Brown rot surprises cherry growers

Tart cherry growers need to watch out for European brown rot as bloom arrives.

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  • June 1st, 2010

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  • NW questions cherry fruit fly quarantine

NW questions cherry fruit fly quarantine

  • June 1st, 2010

The western cherry fruit fly has not been found in California’s cherry-growing districts.

State officials in Oregon and Washington say ­California’s quarantine requirements for the Western cherry fruit fly are unjustified.

Helmuth Rogg, supervisor of the Oregon State Department of Agriculture’s Insect Pest Prevention and Management Program, said California has imposed [...]

Quarantine alternative

  • June 1st, 2010

Dr. Wee Yee, entomologist with the U.S. Department of Agriculture in Yakima, Washington, is conducting research to assess the likelihood of cherry fruit fly becoming established in certain overseas markets that are concerned about potential infestations of the pest, such as Indonesia and Thailand. Dr. Lisa Neven is cooperating [...]

  • Moth poses little risk in Taiwan

Moth poses little risk in Taiwan

  • May 15th, 2010

Dr. Lisa Neven is studying the survival of codling moth larvae in tropical conditions.

There is little risk of codling moth larvae shipped in apples to Taiwan resulting in the pest becoming established in that country, research by Dr. Lisa Neven, insect physiologist at the U.S. Department of Agriculture’s research [...]

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  • May 15th, 2010

BIRD CONTROL
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Stop bird damage. The American kestrel falcon is now looking for a home. Owl boxes and bat boxes also available. Call Ben at [...]

  • Preventing pear rot

Preventing pear rot

  • May 15th, 2010

Dr. David Sugar, plant pathologist at Oregon State University, says the nitrogen and calcium levels in the orchard can affect the potential for decay in pears after harvest.

Orchard management can play an important role in ­minimizing postharvest decay in pears, says Dr. David Sugar, pathologist with Oregon State University [...]

  • Protect trees from weeds and pests

Protect trees from weeds and pests

  • May 15th, 2010

Control weeds while they’re small and easy to kill, so they don’t compete with the young trees.

In a new orchard, weeds have every condition they need to thrive and compete with the trees—full sun, regular moisture, and nutrients. Keep a sharp eye on the weeds right from the start [...]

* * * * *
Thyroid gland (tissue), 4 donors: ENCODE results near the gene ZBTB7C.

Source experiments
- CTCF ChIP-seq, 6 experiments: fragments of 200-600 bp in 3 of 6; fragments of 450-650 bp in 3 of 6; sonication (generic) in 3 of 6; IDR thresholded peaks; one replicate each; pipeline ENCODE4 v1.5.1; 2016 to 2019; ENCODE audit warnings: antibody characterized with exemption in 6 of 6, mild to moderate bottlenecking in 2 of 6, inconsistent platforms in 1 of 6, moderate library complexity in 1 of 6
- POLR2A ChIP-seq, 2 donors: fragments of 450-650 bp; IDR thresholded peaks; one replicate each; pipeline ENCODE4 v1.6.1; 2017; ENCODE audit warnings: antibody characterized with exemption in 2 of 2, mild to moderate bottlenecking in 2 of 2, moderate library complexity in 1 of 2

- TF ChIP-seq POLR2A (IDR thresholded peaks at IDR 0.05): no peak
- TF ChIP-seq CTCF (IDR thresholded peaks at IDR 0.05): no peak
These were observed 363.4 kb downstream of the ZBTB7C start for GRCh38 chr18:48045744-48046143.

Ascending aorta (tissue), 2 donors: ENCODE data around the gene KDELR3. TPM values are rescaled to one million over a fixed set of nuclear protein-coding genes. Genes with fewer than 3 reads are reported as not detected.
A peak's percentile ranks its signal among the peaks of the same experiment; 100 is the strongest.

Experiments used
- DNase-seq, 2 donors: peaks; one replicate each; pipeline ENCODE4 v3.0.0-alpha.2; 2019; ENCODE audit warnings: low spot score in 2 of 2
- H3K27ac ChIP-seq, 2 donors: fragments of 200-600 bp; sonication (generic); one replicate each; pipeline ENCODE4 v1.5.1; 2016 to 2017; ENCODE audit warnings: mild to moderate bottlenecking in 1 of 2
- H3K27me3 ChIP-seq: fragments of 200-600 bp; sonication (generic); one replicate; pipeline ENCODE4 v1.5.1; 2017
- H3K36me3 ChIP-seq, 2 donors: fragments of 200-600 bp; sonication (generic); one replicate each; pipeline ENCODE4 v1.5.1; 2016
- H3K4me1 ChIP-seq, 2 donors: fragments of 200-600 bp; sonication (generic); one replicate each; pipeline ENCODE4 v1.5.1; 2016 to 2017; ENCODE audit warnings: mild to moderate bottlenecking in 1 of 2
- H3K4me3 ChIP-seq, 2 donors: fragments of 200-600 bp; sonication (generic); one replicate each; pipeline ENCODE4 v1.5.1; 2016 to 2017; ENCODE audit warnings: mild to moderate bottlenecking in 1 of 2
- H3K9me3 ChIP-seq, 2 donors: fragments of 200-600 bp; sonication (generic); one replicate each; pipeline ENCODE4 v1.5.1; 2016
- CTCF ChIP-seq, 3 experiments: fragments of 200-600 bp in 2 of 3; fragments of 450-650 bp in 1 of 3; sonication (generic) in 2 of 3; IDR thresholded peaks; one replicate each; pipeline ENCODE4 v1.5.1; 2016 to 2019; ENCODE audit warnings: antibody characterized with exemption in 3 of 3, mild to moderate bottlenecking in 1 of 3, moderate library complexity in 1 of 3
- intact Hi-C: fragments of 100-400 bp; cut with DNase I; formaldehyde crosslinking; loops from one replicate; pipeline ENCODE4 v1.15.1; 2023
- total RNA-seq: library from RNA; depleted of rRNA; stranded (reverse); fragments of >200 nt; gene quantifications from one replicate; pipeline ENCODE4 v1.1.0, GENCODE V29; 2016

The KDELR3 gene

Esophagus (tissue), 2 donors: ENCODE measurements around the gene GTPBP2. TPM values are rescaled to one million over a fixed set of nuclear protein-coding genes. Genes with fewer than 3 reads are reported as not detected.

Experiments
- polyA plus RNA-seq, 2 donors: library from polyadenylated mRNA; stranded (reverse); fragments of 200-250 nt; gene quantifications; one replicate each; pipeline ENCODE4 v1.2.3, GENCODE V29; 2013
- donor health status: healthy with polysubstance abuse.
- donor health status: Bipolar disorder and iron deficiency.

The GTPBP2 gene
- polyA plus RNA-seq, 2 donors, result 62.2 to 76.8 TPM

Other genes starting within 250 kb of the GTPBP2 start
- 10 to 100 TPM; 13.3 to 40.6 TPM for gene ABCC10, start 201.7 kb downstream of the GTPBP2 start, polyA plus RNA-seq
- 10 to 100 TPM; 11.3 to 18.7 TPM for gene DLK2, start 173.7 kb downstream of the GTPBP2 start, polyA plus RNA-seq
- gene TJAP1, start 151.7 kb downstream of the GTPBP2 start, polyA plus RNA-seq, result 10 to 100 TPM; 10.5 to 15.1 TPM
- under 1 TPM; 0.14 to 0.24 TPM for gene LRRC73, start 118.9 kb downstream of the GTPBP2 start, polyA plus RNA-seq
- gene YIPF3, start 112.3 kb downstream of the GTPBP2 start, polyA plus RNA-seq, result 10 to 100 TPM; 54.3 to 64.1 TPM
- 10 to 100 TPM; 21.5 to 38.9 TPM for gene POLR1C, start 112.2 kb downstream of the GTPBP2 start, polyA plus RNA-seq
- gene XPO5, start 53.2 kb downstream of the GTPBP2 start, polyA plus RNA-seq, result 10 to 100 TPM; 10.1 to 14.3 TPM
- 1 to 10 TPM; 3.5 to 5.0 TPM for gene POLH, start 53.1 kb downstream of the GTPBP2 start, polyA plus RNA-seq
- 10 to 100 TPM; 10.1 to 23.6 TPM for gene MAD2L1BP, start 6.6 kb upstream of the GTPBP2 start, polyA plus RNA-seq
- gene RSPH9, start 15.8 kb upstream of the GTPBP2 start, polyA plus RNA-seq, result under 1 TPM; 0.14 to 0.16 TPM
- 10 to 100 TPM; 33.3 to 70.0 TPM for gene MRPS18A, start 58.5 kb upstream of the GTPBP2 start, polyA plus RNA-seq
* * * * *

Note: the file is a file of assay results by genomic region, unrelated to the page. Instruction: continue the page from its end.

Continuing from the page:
• Wasps ruin cherry crop

Wasps ruin cherry crop

  • May 15th, 2010

The European paper wasp looks similar to a yellow jacket, but has a narrower body and longer hind legs.

Cherry growers in British Columbia, Canada, are battling a pest that last year forced several of them to walk away from their crop before ­picking.

The European paper wasp (Polistes dominulus) was [...]

  • Meeting the organic challenge

Meeting the organic challenge

  • May 1st, 2010

Harry and Jackie Hoch (center) gather in their orchard for a family photo on Easter weekend, where unusual 80-degree weather advanced the season, requiring sprays for disease control on the apricots and plums. With them are Harry’s mother, Jackie Senior, and their daughters Missy (far left) and Angi.
Photo [...]

  • Woolly apple aphid

Woolly apple aphid

  • May 1st, 2010

Syrphid fly larvae attack woolly apple aphids.

The woolly apple aphid overwinters as a nymph on the roots of apple trees, but can also overwinter on the aboveground part of the tree in protected areas on the trunk or main limbs.

In the spring, overwintering aphids produce live young that migrate [...]

  • Solving the woolly apple aphid

Solving the woolly apple aphid

  • May 1st, 2010

Washington Fruit and Produce Company planted alyssum between the rows of this new orchard to attract syrphid flies, which are good predators of woolly apple aphid.

Dain Craver’s plan to produce potted apple trees to sell to city residents was almost derailed by a bad infestation of woolly apple aphids.

Craver, [...]

Growers surveyed on pest practices

  • May 1st, 2010

Washington apple growers are adopting new pest ­management strategies and technologies including safer chemistries, in accordance with the U.S. Environmental Protection Agency phaseout of ­azinphos-methyl (AZM-Guthion) in tree fruits. Because the new chemistries require more precise timing and better spray coverage, use of predictive models and improved application delivery [...]